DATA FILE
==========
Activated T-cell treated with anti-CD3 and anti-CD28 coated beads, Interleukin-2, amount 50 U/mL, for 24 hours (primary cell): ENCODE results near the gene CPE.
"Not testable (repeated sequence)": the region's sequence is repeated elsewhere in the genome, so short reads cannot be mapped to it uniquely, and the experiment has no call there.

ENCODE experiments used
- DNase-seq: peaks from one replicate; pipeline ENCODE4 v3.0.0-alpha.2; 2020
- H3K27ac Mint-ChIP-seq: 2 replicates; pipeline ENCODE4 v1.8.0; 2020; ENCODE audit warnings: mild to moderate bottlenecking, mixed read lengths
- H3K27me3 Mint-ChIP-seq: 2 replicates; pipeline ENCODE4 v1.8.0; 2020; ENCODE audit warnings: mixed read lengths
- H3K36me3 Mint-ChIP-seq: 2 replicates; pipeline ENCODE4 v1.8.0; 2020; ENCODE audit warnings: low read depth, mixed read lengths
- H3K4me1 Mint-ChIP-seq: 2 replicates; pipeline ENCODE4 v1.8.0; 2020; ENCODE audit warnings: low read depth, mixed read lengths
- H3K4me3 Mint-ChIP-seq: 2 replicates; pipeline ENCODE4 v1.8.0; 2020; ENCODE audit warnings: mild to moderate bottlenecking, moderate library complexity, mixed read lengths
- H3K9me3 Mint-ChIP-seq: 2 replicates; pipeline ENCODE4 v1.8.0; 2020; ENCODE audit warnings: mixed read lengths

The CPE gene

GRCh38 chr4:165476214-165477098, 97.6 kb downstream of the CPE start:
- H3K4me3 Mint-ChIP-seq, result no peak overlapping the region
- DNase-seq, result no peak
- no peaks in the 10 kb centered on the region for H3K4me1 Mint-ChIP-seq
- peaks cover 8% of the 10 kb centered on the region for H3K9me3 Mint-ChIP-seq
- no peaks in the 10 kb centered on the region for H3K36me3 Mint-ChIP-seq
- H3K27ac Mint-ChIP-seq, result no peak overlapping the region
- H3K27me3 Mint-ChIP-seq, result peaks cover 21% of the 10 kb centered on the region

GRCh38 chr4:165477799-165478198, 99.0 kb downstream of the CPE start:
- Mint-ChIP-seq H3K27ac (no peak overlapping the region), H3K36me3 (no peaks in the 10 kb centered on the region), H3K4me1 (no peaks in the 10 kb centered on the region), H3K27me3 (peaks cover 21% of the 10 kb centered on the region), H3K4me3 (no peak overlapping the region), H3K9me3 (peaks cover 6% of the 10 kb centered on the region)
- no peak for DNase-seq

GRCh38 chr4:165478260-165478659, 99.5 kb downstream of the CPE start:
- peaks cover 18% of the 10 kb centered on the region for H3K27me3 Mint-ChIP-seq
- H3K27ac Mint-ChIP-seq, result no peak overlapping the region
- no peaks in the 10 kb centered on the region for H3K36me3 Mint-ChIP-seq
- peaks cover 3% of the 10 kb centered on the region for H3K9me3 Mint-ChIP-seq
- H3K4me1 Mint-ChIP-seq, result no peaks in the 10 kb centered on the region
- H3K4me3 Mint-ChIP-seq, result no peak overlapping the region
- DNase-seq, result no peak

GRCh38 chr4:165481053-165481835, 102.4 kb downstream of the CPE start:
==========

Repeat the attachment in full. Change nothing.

Activated T-cell treated with anti-CD3 and anti-CD28 coated beads, Interleukin-2, amount 50 U/mL, for 24 hours (primary cell): ENCODE results near the gene CPE.
"Not testable (repeated sequence)": the region's sequence is repeated elsewhere in the genome, so short reads cannot be mapped to it uniquely, and the experiment has no call there.

ENCODE experiments used
- DNase-seq: peaks from one replicate; pipeline ENCODE4 v3.0.0-alpha.2; 2020
- H3K27ac Mint-ChIP-seq: 2 replicates; pipeline ENCODE4 v1.8.0; 2020; ENCODE audit warnings: mild to moderate bottlenecking, mixed read lengths
- H3K27me3 Mint-ChIP-seq: 2 replicates; pipeline ENCODE4 v1.8.0; 2020; ENCODE audit warnings: mixed read lengths
- H3K36me3 Mint-ChIP-seq: 2 replicates; pipeline ENCODE4 v1.8.0; 2020; ENCODE audit warnings: low read depth, mixed read lengths
- H3K4me1 Mint-ChIP-seq: 2 replicates; pipeline ENCODE4 v1.8.0; 2020; ENCODE audit warnings: low read depth, mixed read lengths
- H3K4me3 Mint-ChIP-seq: 2 replicates; pipeline ENCODE4 v1.8.0; 2020; ENCODE audit warnings: mild to moderate bottlenecking, moderate library complexity, mixed read lengths
- H3K9me3 Mint-ChIP-seq: 2 replicates; pipeline ENCODE4 v1.8.0; 2020; ENCODE audit warnings: mixed read lengths

The CPE gene

GRCh38 chr4:165476214-165477098, 97.6 kb downstream of the CPE start:
- H3K4me3 Mint-ChIP-seq, result no peak overlapping the region
- DNase-seq, result no peak
- no peaks in the 10 kb centered on the region for H3K4me1 Mint-ChIP-seq
- peaks cover 8% of the 10 kb centered on the region for H3K9me3 Mint-ChIP-seq
- no peaks in the 10 kb centered on the region for H3K36me3 Mint-ChIP-seq
- H3K27ac Mint-ChIP-seq, result no peak overlapping the region
- H3K27me3 Mint-ChIP-seq, result peaks cover 21% of the 10 kb centered on the region

GRCh38 chr4:165477799-165478198, 99.0 kb downstream of the CPE start:
- Mint-ChIP-seq H3K27ac (no peak overlapping the region), H3K36me3 (no peaks in the 10 kb centered on the region), H3K4me1 (no peaks in the 10 kb centered on the region), H3K27me3 (peaks cover 21% of the 10 kb centered on the region), H3K4me3 (no peak overlapping the region), H3K9me3 (peaks cover 6% of the 10 kb centered on the region)
- no peak for DNase-seq

GRCh38 chr4:165478260-165478659, 99.5 kb downstream of the CPE start:
- peaks cover 18% of the 10 kb centered on the region for H3K27me3 Mint-ChIP-seq
- H3K27ac Mint-ChIP-seq, result no peak overlapping the region
- no peaks in the 10 kb centered on the region for H3K36me3 Mint-ChIP-seq
- peaks cover 3% of the 10 kb centered on the region for H3K9me3 Mint-ChIP-seq
- H3K4me1 Mint-ChIP-seq, result no peaks in the 10 kb centered on the region
- H3K4me3 Mint-ChIP-seq, result no peak overlapping the region
- DNase-seq, result no peak

GRCh38 chr4:165481053-165481835, 102.4 kb downstream of the CPE start: